Countywide, one in five black residents was diagnosed with asthma at some point in his or her life, the highest rate among major racial and ethnic groups except for Native Americans, according to UCLA’s California Health Interview Survey.… Steven Wallace, who conducts research on race and aging at the UCLA Fielding School of Public Health, said black residents of Los Angeles County are more likely to be frontline workers, to live in multigenerational housing and to have poorer access to both coronavirus testing and healthcare than white residents.

Patient taken off ventilator after UCLA plasma transfusion | KABC-TV

UCLA’s clinical trial of plasma to treat COVID-19 patients has been used on 30 people so far.
“We’ve had people who have done better. We’ve had people who have stayed the same. It’s hard to tell with such a limited number of patients who have received this convalescent plasma,” said Dr. Alyssa Ziman, the head of UCLA’s plasma study to treat COVID-19 patients.

COVID-19 is making the loneliness epidemic even worse | Time

How much emotional benefit you get from virtual communication may come down to your mindset, says Jenny Taitz, an assistant clinical professor of psychiatry at the University of California, Los Angeles. “If we write off a friend texting us,” she says, “we’re not going to be able to enjoy or savor the dose of connection that they’re offering us.”

What people who live through pandemics and war have in common | Medium

Others agree that people really do have the capacity to change their minds and behaviors. “It is certainly possible to change your personality, and it happens pretty quickly,” says Gary Small, M.D., director of the University of California, Los Angeles Longevity Center and author of Snap, a book about the power people have to adopt new habits of mind.

The many ways COVID-19 exacerbates inequality | NPR’s “Science Friday”

“The very first week of March, L.A. County Health Department released its first map of COVID cases. And they were all located in West L.A., which is the high-income area… And some people said, it might pass minority communities completely. And I said, wait a minute. Who has the discretionary time and income to travel to Europe, to Asia?” said UCLA’s Dr. David Hayes-Bautista (approx. 5:40 mark).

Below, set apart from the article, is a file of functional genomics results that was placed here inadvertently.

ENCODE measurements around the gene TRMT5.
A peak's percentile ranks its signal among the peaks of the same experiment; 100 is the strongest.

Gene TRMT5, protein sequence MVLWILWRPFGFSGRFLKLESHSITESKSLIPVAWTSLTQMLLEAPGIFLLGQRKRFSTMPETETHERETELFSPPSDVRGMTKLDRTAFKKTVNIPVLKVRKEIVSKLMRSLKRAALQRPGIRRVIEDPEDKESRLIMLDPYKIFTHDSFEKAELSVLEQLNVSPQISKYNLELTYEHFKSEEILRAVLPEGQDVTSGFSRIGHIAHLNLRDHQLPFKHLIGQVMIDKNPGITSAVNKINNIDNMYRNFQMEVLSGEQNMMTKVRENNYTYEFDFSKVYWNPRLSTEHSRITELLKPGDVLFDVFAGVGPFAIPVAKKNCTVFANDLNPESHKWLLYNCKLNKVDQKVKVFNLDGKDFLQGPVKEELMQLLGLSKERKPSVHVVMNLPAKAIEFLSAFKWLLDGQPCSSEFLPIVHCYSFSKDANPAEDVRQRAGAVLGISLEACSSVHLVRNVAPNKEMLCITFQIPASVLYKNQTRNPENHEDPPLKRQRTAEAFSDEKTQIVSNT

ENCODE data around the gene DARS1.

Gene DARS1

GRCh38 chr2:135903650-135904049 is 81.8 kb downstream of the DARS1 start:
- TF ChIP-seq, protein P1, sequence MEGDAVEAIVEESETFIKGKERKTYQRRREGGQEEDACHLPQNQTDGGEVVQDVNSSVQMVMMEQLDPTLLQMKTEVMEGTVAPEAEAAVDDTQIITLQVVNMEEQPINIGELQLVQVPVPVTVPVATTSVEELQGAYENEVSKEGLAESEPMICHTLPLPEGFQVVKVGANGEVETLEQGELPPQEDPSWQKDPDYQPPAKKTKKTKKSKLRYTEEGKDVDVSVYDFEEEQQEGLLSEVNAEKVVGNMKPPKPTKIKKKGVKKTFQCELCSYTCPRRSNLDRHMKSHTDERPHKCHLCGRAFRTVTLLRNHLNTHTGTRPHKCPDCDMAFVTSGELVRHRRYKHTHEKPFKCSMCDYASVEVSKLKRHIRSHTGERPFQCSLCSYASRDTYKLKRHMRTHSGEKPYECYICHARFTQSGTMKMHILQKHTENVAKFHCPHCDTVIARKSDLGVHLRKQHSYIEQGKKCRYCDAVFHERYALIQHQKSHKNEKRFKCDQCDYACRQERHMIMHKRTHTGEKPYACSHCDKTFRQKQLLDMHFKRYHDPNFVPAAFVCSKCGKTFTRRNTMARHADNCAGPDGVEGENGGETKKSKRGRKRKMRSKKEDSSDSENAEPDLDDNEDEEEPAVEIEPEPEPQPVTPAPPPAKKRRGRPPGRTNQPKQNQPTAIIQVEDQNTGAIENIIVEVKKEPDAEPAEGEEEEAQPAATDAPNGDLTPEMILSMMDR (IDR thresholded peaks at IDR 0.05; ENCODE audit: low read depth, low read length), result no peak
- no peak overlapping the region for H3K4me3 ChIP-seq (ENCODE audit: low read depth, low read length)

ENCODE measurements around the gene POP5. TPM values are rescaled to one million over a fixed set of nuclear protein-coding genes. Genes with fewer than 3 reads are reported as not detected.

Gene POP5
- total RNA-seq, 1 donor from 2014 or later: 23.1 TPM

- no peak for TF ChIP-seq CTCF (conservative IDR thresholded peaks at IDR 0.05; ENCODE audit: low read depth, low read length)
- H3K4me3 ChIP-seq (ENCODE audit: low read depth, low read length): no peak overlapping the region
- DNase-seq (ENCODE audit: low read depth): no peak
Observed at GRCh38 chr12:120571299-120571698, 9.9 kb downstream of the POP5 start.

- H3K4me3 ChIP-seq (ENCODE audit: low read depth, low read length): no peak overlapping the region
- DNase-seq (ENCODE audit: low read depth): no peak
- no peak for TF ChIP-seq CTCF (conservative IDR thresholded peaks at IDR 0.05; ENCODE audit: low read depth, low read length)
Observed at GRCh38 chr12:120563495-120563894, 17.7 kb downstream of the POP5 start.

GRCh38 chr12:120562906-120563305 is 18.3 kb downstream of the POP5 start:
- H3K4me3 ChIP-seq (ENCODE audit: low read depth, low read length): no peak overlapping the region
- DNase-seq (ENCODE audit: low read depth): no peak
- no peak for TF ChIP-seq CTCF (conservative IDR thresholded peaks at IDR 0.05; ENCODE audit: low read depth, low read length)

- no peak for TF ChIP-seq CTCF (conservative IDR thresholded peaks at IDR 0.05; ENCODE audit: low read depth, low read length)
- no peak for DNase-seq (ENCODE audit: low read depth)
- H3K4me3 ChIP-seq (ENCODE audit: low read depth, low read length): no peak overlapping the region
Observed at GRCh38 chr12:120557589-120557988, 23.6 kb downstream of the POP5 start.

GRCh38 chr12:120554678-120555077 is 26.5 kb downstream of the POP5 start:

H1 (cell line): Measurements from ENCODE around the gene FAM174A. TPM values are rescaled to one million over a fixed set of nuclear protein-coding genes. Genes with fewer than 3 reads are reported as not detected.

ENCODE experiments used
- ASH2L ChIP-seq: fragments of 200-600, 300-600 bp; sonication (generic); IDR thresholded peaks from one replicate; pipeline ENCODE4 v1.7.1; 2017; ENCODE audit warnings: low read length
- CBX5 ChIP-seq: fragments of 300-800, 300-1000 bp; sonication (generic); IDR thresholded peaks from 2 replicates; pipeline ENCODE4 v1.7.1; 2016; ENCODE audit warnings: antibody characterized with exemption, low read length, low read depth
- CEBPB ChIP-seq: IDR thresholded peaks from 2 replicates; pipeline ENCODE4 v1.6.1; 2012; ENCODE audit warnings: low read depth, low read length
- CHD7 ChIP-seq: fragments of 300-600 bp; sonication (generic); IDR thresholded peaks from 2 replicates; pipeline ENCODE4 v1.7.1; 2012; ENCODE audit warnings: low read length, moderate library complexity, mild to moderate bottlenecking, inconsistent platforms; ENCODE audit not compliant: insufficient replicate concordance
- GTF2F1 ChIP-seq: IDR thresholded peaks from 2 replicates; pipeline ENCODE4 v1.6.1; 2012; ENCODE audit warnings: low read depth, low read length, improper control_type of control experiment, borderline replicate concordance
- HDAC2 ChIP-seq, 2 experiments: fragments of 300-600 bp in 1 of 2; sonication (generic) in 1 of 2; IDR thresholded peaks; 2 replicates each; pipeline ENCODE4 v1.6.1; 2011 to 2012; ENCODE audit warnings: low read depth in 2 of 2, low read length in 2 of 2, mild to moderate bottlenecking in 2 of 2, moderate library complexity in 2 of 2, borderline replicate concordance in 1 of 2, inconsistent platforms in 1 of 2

When and how will students get back to school? | KPCC-FM’s “AirTalk”

“As you rightly pointed out, in the beginning there was the thought that maybe children are less affected, less infectious. But the latest data and the latest research have supported a slightly different picture,” said UCLA’s Karin Michaels (approx. 6:15 mark.)

UCLA nurse shares her experience | KPCC-FM’s “Take Two”

“I really hope that the elderly will stay home and take precautions, and the people who really don’t need to go out will consider, really think about, staying home,” said UCLA’s Angelica Jaime (approx. 35:30 mark).

Experts worry health inequalities will grow | Gothamist

Meanwhile, Chandra Ford, director of the Center for the Study of Racism, Social Justice and Health at UCLA, told City Council members that government officials should try to ensure that communities suffering from COVID-19 don’t become subject to higher levels of policing and arrest as a collateral consequence of the virus — something there’s already evidence of in the disparities in who’s getting punished by the NYPD for social distancing violations.

14,000 lives could be saved each year if California is carbon-neutral | The Science Times

Researchers from the University of California in Los Angeles published a study that could serve as a guideline for the state’s officials to decrease greenhouse gas emissions and air pollution by 2050 significantly. If the state follows the instructions from the research, about 14,000 lives would be saved yearly, experts say. Yifang Zhu, a professor at the UCLA Fielding School of Public Health and one of the authors of the study, says that attaining cleaner air and healthier lives should not necessitate a pandemic before people start showing action. 

How to get rid of warts with duct tape | Insider

It is possible for HPV to spread through direct skin-to-skin contact, but it would be much more likely for you to get infected if you had a cut or other break in the skin barrier.  That’s because HPV targets the basal layer of the epidermis, called the basal keratinocytes. A cut or other opening offers a direct path to that layer of skin, says Sara Hogan, M.D., dermatologist at UCLA Medical Center, Santa Monica.